Terry Crews asks Mayor Breed about the hostility towards tech. Says that he finds the California wealth tax that taxes people after they leave "absolutely terrifying".
Terry: The hostility towards tech reminds me of the hostility towards the entertainment industry in LA. Everyone else wants in on the wealth creation.
Mayor Breed: SF wants to be an inclusive community for everyone. As a leader, my job is to bring the communities together. "Look at what companies like Twilio and Salesforce are doing.”
GOOD TIME 1.21.20 Remote work
Marc: All things considered, the fact that at a macro-level so many businesses were able to move to remote work was a surprise to me. I would have expected the shift to be a lot less productive.
Marc: "Zoom fatigue" was also a thing a couple decades ago when videoconferencing was first invented. When I first tried a videoconference, I found the experience a bit jarring. The fact that it works as well as it does today is an incredible achievement.
Marc: There are also real questions about how productive in-person offices really were. Evidence: the fact that lots of online social networks saw lots of usage between 9am-5pm on most weekdays.
Marc: The double-edged sword of remote work is that people tend to naturally work longer hours without realizing it. This could explain why some companies are seeing increased productivity after moving to remote work.
Sriram: There is also a power dynamic shift. If you worked at a big company, there was often a waiting room to enter the CEO's office if you had a meeting with them. Now the CEO is just another rectangle on the screen. I'm 6'6". There was a tall person privilege I would have in in-person meetings that I don't have anymore on Zoom.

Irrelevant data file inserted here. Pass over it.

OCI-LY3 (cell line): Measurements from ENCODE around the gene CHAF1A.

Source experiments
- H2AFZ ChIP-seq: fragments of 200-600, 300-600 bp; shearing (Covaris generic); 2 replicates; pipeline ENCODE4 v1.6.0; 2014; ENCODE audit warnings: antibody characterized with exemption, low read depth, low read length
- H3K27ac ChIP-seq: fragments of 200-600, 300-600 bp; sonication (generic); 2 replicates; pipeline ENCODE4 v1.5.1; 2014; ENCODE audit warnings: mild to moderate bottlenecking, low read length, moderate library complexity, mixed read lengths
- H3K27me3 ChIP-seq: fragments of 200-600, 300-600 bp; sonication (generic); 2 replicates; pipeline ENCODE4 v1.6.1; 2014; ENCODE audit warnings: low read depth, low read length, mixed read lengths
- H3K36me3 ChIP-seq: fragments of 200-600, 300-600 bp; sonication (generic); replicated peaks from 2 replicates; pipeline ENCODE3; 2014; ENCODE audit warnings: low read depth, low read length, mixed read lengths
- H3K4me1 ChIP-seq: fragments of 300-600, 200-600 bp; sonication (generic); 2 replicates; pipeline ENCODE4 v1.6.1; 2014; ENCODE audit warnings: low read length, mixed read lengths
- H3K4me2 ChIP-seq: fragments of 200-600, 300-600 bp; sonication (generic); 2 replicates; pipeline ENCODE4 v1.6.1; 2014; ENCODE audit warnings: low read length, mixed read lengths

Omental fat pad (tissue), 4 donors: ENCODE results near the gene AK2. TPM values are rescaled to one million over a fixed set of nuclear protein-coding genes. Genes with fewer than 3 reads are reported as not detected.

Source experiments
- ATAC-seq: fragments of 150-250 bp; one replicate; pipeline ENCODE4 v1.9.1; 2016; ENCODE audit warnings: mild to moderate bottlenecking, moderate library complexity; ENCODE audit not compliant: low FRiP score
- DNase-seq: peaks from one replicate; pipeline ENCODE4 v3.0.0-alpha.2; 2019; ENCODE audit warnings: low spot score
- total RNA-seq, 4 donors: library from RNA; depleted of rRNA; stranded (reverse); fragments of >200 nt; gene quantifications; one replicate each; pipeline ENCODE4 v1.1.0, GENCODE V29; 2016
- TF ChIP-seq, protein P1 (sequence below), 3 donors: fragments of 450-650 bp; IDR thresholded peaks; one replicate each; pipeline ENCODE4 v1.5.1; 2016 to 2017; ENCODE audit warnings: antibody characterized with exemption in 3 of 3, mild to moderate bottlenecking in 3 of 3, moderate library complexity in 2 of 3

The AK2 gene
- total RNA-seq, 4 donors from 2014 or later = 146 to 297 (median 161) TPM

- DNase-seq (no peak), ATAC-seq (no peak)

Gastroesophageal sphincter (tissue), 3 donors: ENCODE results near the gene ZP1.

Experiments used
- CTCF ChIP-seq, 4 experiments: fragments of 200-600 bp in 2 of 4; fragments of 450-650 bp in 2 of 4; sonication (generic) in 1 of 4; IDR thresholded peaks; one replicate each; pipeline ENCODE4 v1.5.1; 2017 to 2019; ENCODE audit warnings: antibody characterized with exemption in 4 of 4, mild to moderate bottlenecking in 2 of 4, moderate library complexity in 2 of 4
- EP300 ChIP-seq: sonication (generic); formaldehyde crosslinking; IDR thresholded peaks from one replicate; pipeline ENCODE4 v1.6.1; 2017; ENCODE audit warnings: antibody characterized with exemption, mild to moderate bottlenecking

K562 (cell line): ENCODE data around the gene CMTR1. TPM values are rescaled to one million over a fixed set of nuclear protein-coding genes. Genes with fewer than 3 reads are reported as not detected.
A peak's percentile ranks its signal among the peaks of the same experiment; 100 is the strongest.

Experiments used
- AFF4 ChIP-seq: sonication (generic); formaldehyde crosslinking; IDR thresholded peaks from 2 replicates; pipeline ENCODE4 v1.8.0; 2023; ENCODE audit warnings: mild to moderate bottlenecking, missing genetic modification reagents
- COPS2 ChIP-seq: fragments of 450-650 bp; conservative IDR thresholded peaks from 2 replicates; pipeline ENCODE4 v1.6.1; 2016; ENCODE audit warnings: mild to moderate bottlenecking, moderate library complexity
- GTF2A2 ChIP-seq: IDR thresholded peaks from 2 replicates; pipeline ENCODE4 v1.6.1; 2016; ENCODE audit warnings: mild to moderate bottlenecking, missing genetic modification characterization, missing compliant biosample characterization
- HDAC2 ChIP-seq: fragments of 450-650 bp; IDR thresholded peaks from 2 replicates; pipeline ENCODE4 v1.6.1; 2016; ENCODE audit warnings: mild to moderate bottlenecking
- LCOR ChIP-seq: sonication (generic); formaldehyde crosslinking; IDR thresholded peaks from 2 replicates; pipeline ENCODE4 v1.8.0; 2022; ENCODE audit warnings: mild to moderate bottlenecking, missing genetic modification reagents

Steven: Right now, the main tool for remote work is Zoom. But this will change - different types of work require different types of remote tooling. Whenever a new tool gets introduced, we first try to use it for everything. When word processing first came out, people used it for everything to the point there was a mini-spreadsheet feature for calculations. Then a huge ecosystem of specialized tools emerges.
Garry: Kim-Mai Cutler released a survey we did with our portfolio companies about remote work: Biggest surprise was the question about the most preferable location to start a company: went from SF (last year) to distributed/remote (this year). Incredible that happened in one year.
Garry: One of the most popular remote work tools we've heard a lot about from our portfolio companies is Donut (not an investor!)
Avichal: In the mobile era, it took us 5 years before we found the killer use case of using GPS to get stuff to come to us. We're still only 2 years in the remote work era and trying to convert old processes from the office instead of inventing entirely new working processes.
Steven: Current productivity tools (Asana, Atlasssian) still assume that discussion is happening in-person and the end result is being stored in the tool. What about doing the strategic work in the tool itself?
Sriram: Going "async" isn't as simple as just having a bunch of people adding comments into a Google Doc. Need to also change the culture and processes.
Marc: The most interesting remote work case study to me is open source. The culture has embedded within it the fact that people never meet in person. Large office campuses are on the one extreme of in-person culture, and the open source universe is on the extreme of a fully-remote culture. Most companies want to be somewhere in between those two.
Marc: Is it possible to have a culture where half people are in-person and half are remote? Will remote work still focus on video/audio communication, or will it look more like open source models of working?
Sriram: The litmus test for hybrid in-person/remote cultures is whether you can be promoted to an executive without living in the main hub. I'm generally skeptical of remote work models with half people in-person and half remote.
Marc: Private Clubhouse rooms are underrated. I think this will be one of the most important use cases for Clubhouse going forward.
Avichal: Clubhouse is a great example of remote communication tools that blend offline and online interactions.